5.0 out of 5 stars A Civil War Era Must See. April 24, 2005
Format:VHS Tape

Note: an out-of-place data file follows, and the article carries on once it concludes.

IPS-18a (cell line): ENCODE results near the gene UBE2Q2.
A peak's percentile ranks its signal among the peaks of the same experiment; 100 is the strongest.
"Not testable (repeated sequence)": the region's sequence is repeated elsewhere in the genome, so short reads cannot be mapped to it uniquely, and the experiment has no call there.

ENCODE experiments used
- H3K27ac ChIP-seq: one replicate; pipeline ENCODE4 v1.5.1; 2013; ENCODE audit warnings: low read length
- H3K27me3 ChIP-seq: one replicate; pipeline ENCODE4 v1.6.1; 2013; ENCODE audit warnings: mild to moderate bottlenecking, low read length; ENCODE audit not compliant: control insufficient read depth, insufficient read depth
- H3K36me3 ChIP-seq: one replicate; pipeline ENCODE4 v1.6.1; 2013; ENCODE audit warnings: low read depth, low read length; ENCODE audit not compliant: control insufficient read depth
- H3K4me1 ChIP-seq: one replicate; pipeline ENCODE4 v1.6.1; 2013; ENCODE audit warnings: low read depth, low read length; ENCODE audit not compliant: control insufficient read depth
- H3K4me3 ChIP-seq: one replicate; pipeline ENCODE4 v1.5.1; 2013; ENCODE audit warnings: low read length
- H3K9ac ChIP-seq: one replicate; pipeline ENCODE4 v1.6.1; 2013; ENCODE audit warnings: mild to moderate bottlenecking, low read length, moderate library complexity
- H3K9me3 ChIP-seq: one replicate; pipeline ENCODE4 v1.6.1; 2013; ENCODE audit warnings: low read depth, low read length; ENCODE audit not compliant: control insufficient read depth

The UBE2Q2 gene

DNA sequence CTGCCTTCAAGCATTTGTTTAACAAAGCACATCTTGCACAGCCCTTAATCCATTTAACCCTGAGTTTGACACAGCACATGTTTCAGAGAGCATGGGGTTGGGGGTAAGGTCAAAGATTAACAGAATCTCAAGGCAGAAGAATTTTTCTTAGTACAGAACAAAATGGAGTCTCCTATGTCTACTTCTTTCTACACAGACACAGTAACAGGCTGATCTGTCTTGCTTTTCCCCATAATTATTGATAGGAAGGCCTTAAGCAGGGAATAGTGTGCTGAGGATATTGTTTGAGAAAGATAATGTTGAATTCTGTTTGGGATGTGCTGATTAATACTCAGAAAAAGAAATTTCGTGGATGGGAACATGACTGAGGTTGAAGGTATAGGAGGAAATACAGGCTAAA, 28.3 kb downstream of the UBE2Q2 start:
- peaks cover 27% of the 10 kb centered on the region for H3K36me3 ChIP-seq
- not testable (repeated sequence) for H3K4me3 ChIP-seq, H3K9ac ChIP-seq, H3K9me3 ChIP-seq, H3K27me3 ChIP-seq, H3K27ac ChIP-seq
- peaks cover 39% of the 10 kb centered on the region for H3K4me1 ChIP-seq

This movie is great. It is amazing to me that few people even know of its existance. The plot of the movie stems from it's main character Amantha Starr portrayed by Yvonne De Carlo. After hearing that her father is ill, she returns home to her plantation in Kentucky to not only finding her father dead and bankrupt, but also finding out that she is a child of the plantation and will be sold like all the other slaves. She is adamant that this is not true until she sees paperwork that proves otherwise. She is then bought at auction by former slave trader and plantation owner Hamish Bond, played wonderfully by Clark Gable. He doesn't want her for a slave, but for his woman which adds to many other complications, such as the jealousy of another slave that from what the movie hints to is the lady of the plantation. Then there is also one of the best performances that I have ever seen him in is Sidney Poitier as Rarou, a slave on Bond's plantation that he has raised like a son. He is very upset that Starr would deny her African roots and "keep on living the white lie," as she states in the movie. Two of the best scenes in this movie is when Gable explains how he came across Rarou and spared his life from the slave catchers and when Poitier and De Carlo are in the abandoned mansion and he is discussing how could she pretend to be something that she is not. That scene had a climatic ending. Also there is a Sgt. Seth Parsons that is sweet on "Manty" and is trailing her because he too wants to marry her and take her away from her "terrible" life. When she was younger and sweet on Seth he was on his way to being a minister and trying not to delve into the ways of man. Oh how things have changed. If you like the drama of the era of the civil war, you will enjoy this movie. It exposes lots of layers that are seldom seen in such cinematic efforts.